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CHAPTER XIX.

V. OF TITLE BY ALIENATION (1).

THE most usual and universal method of acquiring a title to real estates is that of alienation, conveyance, or purchase in its limited sensel; under which may be comprised any method wherein estates are voluntarily resigned by one man, and accepted by another; whether that be effected by sale, gift, marriage, settlement, devise, or other transmission of property by the mutual consent of the parties.

This means of taking estates by alienation, is not of equal antiquity in the law of England with that of taking them by descent. For we may remember that, by the feodal law (a), a pure and genuine feud could not be transferred from one feudatory to another without the consent of the lord; lest thereby a feeble or suspicious tenant might have been substi

(a) See page 37.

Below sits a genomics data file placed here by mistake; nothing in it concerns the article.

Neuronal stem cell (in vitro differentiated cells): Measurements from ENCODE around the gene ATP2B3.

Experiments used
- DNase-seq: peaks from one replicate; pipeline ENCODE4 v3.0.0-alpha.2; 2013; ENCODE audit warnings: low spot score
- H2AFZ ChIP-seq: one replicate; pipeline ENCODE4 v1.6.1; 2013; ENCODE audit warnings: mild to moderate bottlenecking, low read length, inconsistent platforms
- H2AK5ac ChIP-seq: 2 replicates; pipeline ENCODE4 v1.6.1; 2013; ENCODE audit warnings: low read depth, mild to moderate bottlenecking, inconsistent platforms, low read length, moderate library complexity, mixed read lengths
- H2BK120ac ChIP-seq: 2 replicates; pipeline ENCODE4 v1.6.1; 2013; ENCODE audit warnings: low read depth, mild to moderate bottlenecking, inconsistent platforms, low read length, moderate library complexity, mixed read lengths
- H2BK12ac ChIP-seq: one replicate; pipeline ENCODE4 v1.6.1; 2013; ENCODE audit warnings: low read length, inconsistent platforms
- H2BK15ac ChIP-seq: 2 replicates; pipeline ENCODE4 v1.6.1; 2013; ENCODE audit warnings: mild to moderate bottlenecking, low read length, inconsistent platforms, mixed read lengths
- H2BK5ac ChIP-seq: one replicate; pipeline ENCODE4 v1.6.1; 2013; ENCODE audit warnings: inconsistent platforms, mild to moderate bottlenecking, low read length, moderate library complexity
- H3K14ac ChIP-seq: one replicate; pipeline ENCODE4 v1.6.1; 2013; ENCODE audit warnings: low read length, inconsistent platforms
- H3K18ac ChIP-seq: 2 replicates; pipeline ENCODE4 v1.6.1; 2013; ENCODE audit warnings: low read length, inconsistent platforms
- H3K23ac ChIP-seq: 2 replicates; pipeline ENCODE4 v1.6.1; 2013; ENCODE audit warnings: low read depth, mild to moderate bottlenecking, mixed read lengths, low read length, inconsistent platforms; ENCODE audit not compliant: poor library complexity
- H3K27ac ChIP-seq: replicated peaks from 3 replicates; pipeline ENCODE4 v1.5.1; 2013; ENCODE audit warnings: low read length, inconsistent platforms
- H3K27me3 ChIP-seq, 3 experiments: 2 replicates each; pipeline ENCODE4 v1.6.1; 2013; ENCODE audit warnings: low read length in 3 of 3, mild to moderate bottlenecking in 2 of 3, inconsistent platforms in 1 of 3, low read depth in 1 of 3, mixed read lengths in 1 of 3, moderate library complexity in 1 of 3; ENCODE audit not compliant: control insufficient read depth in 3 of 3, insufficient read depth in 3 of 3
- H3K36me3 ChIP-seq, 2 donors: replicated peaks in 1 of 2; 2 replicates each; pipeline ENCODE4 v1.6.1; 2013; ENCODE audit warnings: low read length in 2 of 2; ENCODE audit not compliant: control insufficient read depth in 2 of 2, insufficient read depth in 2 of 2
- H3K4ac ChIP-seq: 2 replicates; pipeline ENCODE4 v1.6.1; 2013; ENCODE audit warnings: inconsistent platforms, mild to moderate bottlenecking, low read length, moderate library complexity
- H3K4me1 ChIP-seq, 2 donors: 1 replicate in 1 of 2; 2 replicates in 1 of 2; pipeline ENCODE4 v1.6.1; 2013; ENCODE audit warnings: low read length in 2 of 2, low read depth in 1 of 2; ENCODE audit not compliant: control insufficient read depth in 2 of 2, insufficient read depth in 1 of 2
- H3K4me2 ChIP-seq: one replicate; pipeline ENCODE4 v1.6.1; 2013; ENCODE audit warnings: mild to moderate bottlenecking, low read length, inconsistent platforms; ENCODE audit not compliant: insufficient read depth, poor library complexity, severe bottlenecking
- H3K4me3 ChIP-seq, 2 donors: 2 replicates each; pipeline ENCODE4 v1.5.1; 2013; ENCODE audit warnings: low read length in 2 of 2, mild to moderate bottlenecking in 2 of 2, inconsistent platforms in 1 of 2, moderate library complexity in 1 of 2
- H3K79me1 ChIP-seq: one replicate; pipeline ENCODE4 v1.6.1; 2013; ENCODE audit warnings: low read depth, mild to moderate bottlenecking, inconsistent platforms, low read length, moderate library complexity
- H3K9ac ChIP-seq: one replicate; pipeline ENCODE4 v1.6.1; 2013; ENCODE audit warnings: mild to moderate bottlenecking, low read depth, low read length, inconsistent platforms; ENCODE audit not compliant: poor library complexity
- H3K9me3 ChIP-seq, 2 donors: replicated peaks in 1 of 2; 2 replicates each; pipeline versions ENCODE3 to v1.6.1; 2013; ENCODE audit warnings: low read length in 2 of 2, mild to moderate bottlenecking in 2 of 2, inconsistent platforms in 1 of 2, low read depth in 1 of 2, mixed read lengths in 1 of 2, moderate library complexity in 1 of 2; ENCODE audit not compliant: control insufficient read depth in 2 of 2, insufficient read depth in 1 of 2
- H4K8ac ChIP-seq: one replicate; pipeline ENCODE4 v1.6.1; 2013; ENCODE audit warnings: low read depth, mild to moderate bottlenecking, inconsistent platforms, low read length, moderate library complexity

of his children, or for some valuable conside ration) have conveyed, assigned, or transferred any hereditaments, the commissioners shall have power to sell and dispose of the same, and such sale shall be valid against the bank rupt and all persons claiming under him. The 76th section enacts, that if any bankrupt shall have entered into any agreement for the purchase of any estate or interest in land, the vendor may compel the assignees to elect whether they will abide by and execute such agreement, or deliver up the same, and the possession of the premises. The 77th section enacts, that all powers vested in a bankrupt which he might legally execute for his own benefit (except the right of nomination to any vacant ecclesiastical benefice,) may be executed by the assignees. The 78th section enacts, that the lord Chancellor may order bankrupts to join in conveyances of their real estates, and if they shall not execute such conveyances within the time directed, they, and all persons claiming under them, shall be stopped from objecting to the validity of the conveyances; and all estate, right, and title, which the bankrupts had in such tenements, shall be as ef fectually barred by such order, as if the convey. ances had been executed by the bankrupts. The 79th section enacts, that if any bankrupt shall, as trustee, either alone or jointly, be seised of, or entitled to, any real estate, or any interest secured upon or arising out of the same, the Lord Chancellor may order the assignees, and all persons whose act or consent thereto is necessary, to convey, assign, or transfer the suid estate to such persons as the Lord Chancellor shall think fit, upon the same trusts as the said estate was subject to before the bankruptcy, or such of them as shall be then subsisting and capable of taking effect. The 81st section enacts, that all conveyances by, and all contracts by and with, any bankrupt, bona file made and entered into more than two calendar months before the issuing